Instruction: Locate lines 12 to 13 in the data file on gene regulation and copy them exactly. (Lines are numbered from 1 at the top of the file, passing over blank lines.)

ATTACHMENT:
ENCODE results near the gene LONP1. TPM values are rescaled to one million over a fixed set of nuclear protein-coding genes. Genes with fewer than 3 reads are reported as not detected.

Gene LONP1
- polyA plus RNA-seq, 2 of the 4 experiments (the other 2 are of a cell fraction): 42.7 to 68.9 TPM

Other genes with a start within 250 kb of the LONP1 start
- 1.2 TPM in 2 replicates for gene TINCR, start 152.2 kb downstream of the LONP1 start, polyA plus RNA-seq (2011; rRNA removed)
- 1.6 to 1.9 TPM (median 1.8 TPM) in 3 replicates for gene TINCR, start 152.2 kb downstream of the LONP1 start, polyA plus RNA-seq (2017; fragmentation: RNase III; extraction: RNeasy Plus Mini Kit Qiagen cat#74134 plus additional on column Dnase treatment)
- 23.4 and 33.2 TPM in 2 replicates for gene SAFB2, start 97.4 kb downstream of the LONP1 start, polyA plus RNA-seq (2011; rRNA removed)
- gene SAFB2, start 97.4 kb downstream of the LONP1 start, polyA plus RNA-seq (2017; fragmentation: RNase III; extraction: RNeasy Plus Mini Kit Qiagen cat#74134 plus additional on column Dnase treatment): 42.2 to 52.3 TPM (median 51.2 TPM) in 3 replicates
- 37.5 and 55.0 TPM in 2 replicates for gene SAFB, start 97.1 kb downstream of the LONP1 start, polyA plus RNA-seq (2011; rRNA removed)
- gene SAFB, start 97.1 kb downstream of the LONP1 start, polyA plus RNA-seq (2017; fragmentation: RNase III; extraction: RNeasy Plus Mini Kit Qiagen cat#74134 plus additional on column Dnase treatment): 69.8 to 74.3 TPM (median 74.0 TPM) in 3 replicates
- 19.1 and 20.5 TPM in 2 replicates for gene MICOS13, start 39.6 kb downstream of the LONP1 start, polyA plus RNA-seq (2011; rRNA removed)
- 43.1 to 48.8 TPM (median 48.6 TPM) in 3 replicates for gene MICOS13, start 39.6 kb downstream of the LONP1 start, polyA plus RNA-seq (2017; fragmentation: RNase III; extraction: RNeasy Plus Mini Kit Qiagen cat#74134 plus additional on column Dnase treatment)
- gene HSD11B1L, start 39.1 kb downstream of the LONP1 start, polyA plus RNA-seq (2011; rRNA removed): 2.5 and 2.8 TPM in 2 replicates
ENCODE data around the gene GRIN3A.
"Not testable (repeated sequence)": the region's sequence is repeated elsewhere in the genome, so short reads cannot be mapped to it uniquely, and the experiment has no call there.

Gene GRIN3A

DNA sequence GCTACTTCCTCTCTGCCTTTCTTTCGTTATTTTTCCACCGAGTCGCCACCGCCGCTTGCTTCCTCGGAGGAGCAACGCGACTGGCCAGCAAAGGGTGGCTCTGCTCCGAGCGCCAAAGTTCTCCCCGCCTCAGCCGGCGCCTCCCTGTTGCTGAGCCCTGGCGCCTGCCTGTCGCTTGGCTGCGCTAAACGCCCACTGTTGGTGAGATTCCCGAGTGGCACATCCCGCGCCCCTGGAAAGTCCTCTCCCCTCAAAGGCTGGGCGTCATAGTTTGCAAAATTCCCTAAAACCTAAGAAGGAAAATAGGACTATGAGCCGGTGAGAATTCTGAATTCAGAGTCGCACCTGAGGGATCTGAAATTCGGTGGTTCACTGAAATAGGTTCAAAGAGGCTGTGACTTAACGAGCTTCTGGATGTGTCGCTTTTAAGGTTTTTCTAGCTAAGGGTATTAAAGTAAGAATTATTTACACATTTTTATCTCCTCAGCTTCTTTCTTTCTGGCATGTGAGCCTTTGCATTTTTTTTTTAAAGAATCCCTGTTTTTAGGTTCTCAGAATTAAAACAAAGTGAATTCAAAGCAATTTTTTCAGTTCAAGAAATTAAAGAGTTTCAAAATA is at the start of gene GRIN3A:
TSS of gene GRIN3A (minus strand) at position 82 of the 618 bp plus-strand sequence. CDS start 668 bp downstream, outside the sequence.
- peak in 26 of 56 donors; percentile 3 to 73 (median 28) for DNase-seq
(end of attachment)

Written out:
- 43.1 to 48.8 TPM (median 48.6 TPM) in 3 replicates for gene MICOS13, start 39.6 kb downstream of the LONP1 start, polyA plus RNA-seq (2017; fragmentation: RNase III; extraction: RNeasy Plus Mini Kit Qiagen cat#74134 plus additional on column Dnase treatment)
- gene HSD11B1L, start 39.1 kb downstream of the LONP1 start, polyA plus RNA-seq (2011; rRNA removed): 2.5 and 2.8 TPM in 2 replicates